The mighty river of the Mekong

A lighter moment … taking an ox-cart near the ancient capital Oudong. PIC: Sandra Burn White
A lighter moment … taking an ox-cart near the ancient capital Oudong. PIC: Sandra Burn White

The Mekong River flows through six countries — China, Myanmar, Thailand, Laos, Cambodia and Vietnam — but that doesn’t really measure its size or its impact on the many millions of people whose lives depend on its broad flow.

By any standards, it is a huge river — the twelfth longest in the world, the seventh longest in Asia.

There are times sitting in the middle of it on a river-cruise vessel that you have trouble differentiating both sides from the horizon.

By Australian standards, under which a largely dried-up Darling is big, the Mekong is a bloody huge river, bloody huge. Would you like me to stress that once more? Bloody huge. Only politeness limits me to the ‘b’ descriptor.

A matter of learning early. PIC: Sandra Burn White

A matter of learning early. PIC: Sandra Burn White

We’re on a seven-night APT adventure on board its AmaLotus, from near the Mekong’s southern Vietnamese delta mouth to Cambodia’s Siem Reap.

The latter has its own charms, including, of course, the temples around Angkor Wat, quite possibly the world’s best examples of ancient art. That itself should make the city subject of its own story.

The quality of accommodation on the AmaLotus is, as would be expected from APT, immaculate, both in terms of beautifully furnished and tended suites, and public areas that you just can’t wait to get back to.

Life on the Mekong … but normally it’s pretty tough. PIC: Sandra Burn White

Life on the Mekong … but normally it’s pretty tough. PIC: Sandra Burn White

The food is outstanding, and comes in local versions and, lets call them ‘European’ dishes, for the totally unadventurous.

Drinks and shore excursions are complimentary. The latter are well guided and conducted, when necessary, by attentively managed tenders.

It certainly doesn’t take long to realise that we’re in Buddhist territory, and I take some time out to burn a few sticks of incense for my recently late father.

Life on the Mekong … it can be fun, too. PIC: Sandra Burn White

Life on the Mekong … it can be fun, too. PIC: Sandra Burn White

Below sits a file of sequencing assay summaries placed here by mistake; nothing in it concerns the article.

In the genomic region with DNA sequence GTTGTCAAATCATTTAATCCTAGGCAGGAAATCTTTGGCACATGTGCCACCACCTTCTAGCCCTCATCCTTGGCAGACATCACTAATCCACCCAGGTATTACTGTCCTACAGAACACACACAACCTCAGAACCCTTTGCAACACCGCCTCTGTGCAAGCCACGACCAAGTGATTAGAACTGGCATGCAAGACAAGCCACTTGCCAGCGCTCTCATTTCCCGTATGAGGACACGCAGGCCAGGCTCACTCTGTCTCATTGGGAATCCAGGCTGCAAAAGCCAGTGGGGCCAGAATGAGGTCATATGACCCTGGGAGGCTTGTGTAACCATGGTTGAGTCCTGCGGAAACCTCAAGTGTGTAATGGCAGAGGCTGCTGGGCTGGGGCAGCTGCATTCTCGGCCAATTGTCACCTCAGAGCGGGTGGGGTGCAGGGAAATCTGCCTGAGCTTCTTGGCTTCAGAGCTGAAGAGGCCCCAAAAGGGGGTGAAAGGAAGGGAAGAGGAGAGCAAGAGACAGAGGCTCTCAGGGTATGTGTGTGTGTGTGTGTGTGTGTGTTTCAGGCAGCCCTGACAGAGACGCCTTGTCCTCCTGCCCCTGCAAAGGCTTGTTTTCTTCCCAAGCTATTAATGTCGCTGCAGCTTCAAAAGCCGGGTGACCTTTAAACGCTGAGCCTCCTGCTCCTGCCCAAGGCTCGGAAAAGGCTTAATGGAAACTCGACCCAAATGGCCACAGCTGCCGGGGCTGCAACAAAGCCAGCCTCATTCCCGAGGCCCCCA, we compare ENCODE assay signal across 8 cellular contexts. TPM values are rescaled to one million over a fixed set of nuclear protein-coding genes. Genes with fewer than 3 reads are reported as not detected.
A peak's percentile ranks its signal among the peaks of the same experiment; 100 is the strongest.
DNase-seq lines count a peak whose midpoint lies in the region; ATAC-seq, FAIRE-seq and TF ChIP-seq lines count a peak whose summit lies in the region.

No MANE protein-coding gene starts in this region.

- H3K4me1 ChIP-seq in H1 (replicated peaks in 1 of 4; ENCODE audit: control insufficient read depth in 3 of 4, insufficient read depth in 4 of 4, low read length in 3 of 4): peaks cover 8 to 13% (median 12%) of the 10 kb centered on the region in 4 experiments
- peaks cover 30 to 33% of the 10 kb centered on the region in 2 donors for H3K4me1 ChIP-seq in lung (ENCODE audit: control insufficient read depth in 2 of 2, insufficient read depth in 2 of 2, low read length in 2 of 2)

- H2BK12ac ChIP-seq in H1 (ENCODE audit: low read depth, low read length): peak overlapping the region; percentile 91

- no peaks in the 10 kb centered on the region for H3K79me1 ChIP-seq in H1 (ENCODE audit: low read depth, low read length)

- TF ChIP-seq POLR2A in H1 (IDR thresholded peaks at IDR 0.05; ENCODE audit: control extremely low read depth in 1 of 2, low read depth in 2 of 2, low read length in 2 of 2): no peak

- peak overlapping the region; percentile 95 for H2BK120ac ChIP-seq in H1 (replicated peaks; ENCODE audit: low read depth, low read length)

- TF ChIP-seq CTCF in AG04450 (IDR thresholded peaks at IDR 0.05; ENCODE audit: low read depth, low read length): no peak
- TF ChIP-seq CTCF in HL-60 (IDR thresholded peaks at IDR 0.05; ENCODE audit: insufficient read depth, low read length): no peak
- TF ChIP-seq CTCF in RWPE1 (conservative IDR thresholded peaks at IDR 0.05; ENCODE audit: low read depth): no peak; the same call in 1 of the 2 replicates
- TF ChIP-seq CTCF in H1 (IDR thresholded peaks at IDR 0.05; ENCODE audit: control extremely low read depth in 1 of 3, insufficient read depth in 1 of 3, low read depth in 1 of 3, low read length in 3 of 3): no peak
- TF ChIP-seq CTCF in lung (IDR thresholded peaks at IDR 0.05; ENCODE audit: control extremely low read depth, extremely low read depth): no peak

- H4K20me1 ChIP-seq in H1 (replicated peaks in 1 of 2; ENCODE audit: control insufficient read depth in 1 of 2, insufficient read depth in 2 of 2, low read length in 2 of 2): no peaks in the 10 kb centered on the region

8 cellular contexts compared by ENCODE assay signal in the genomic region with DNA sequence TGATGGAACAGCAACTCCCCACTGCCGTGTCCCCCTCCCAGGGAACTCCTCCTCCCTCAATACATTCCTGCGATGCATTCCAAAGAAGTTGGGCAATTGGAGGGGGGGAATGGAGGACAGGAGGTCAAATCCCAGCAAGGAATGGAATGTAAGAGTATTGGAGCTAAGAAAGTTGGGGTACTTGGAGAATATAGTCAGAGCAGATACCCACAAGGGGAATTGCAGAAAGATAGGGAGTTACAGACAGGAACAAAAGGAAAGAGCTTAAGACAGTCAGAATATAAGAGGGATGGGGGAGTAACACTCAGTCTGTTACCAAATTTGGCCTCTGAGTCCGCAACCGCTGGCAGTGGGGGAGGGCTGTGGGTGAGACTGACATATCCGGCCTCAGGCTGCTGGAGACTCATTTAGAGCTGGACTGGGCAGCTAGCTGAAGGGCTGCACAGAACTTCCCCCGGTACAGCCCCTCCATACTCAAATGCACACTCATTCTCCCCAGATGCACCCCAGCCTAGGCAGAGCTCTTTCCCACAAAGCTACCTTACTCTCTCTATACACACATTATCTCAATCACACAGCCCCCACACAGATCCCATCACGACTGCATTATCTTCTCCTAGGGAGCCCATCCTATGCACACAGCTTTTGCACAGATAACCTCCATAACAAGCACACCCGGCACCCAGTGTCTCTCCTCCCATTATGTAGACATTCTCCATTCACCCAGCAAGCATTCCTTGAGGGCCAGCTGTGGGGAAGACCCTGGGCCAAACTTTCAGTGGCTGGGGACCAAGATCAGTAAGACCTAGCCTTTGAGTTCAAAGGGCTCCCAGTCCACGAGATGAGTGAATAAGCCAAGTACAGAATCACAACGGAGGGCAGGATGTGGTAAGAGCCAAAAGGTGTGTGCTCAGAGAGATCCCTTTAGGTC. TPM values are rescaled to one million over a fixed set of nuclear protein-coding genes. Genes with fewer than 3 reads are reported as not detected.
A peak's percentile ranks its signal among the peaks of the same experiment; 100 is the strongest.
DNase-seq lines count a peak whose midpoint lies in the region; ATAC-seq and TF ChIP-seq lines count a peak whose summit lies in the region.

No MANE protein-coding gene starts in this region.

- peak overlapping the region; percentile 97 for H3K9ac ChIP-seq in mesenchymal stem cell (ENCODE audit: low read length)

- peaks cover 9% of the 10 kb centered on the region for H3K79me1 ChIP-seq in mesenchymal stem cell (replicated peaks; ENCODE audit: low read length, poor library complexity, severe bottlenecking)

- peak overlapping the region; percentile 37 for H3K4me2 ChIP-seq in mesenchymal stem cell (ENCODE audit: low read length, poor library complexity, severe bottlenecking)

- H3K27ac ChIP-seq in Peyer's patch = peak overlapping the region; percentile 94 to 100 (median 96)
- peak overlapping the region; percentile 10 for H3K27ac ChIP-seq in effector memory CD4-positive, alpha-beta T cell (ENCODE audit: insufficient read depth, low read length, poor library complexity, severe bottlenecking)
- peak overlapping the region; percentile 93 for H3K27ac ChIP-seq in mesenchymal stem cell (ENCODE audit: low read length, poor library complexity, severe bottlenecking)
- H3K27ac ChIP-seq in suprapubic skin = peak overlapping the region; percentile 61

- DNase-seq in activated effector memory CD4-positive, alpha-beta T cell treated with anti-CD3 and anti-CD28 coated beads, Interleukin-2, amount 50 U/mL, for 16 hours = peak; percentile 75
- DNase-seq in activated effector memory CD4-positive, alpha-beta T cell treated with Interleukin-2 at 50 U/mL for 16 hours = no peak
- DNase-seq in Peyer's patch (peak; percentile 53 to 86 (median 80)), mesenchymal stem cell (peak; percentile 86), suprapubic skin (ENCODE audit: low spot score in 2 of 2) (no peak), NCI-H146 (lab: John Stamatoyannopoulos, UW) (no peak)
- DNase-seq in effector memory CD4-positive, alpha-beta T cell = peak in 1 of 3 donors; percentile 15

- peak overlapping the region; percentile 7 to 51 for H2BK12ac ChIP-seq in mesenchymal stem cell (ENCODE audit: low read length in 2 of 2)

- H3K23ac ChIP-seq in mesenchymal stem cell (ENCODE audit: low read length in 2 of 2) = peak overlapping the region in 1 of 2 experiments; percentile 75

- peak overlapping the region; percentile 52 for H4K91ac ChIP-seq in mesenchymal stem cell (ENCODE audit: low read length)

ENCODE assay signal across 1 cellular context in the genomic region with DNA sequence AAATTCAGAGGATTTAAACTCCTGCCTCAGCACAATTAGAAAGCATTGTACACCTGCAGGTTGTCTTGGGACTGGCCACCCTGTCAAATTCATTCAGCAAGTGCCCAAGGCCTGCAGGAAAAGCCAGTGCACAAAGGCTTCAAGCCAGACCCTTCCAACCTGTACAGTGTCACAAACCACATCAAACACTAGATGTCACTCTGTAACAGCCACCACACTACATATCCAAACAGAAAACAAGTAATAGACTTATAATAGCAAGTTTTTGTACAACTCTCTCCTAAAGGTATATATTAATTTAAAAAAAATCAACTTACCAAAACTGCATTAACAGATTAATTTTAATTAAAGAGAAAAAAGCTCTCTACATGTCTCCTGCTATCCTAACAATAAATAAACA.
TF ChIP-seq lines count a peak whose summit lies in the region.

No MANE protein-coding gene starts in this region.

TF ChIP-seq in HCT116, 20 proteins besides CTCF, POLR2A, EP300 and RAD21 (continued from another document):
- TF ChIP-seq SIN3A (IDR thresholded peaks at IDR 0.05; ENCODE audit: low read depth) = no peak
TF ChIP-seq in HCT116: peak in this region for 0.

He was far from being a religious man — “it’s just bull-bloody-shit”, he would likely have said — but I have a feeling that the Buddhist philosophy of doing no harm was one he could have lived with.

It also doesn’t take long to realise that were in parts of Vietnam — and soon Cambodia — that are virtually accessible only by water, that is only by the Mekong, and that almost all of the population lives either on the river or very close by.

People seems to learn to look after each other — and, more importantly, themselves — from a very young age indeed. First mistakes seem often to be punished.

Learning young … life on the Mekong. PIC: Sandra Burn White

Learning young … life on the Mekong. PIC: Sandra Burn White

The only time that passengers on the AmaLotus really had to make a decision came early after entering Cambodia — whether or not to take the optional journey from Phnom Penh into the notorious Killing Fields where more than a million people (some estimates put the figure at 2.5 million) were brutally slain by the Khmer Rouge in the second half of the 1970s.

We chose to take the tour. It was a sobering exercise indeed.

A much lighter moment comes near the ancient capital Oudong, near the village of Kampong Tralach, where guests are given an ox-cart ride through the countryside and back to AmaLotus.

Hopefully you won’t find yourself seated immediately behind a beast suffering from diarrhea.

Not for everyone … the Khmer Rouge’s notorious Killing Fields. PIC: Sandra Burn White

Not for everyone … the Khmer Rouge’s notorious Killing Fields. PIC: Sandra Burn White

The locals do a fine job of smiling and pretending it’s a new experience, even if it must be an almost daily occurrence.

Look, it isn’t the way many young people would choose to spend their holidays or spare cash, but for many others it’s the only practical way to experience an otherwise unreachable world.

And the Mekong River is certainly worth discovering.

IF YOU GO

APT — Phone 1300 336 932 or visit www.aptouring.com.au 

John Rozentals was a guest of APT.